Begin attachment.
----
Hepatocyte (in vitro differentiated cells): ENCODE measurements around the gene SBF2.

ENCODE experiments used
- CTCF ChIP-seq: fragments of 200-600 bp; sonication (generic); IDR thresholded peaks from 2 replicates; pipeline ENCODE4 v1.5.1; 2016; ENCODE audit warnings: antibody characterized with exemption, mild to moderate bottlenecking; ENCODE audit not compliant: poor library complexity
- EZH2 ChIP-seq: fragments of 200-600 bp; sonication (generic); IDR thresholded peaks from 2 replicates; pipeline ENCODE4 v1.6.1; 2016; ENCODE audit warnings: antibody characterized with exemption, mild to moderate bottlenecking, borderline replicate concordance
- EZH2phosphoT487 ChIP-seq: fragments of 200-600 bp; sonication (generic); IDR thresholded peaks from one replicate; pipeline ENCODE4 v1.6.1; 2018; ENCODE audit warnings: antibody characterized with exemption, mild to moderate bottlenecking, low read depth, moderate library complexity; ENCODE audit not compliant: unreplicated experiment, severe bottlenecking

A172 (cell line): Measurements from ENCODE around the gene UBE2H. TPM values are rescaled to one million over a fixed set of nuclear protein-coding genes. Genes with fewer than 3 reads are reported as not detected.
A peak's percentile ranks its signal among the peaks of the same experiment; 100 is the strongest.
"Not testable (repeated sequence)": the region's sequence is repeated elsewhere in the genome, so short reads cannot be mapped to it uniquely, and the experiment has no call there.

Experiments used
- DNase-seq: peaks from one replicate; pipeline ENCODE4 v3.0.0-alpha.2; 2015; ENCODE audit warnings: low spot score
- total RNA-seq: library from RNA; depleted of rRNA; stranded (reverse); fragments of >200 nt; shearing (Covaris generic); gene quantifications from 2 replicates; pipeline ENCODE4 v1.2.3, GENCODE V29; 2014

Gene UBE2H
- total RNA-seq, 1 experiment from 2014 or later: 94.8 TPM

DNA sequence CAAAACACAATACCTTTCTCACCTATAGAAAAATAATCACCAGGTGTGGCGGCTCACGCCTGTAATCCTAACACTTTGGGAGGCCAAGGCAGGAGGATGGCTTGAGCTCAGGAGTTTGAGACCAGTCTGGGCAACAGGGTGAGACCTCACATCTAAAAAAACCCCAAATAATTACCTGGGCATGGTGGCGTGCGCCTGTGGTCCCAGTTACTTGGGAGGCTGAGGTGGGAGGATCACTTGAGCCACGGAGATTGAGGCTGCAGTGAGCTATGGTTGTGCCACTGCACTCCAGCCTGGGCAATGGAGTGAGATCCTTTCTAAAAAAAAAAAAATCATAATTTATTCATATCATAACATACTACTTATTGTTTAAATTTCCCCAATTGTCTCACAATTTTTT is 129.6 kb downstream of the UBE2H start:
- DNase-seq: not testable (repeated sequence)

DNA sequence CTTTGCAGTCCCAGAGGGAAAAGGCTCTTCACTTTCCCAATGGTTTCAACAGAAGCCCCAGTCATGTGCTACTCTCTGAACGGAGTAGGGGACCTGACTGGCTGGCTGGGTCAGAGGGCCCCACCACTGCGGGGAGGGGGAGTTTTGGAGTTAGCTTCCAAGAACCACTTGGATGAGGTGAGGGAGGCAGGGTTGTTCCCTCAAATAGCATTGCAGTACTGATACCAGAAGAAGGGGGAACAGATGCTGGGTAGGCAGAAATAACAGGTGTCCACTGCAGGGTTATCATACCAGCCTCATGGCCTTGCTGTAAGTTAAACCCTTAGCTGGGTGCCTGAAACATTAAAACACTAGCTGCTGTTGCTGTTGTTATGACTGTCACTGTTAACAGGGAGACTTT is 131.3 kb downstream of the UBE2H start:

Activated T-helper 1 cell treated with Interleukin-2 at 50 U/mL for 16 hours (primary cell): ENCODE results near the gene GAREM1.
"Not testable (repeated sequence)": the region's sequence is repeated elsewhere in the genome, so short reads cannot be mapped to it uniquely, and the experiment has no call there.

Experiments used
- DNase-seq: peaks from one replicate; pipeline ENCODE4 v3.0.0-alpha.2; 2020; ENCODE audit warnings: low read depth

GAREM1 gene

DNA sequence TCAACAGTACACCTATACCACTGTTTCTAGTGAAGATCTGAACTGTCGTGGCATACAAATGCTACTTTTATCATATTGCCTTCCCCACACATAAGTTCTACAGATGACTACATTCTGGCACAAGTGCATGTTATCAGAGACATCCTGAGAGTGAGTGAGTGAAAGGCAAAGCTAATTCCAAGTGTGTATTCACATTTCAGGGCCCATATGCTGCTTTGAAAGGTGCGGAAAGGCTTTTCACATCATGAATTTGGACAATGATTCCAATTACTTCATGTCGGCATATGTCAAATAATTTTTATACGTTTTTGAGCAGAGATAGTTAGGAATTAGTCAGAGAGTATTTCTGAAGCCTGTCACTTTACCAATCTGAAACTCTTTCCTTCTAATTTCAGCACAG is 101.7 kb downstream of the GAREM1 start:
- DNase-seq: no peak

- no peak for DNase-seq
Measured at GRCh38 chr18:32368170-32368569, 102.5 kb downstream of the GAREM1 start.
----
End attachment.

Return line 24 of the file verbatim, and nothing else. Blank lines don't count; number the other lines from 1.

- no peak for DNase-seq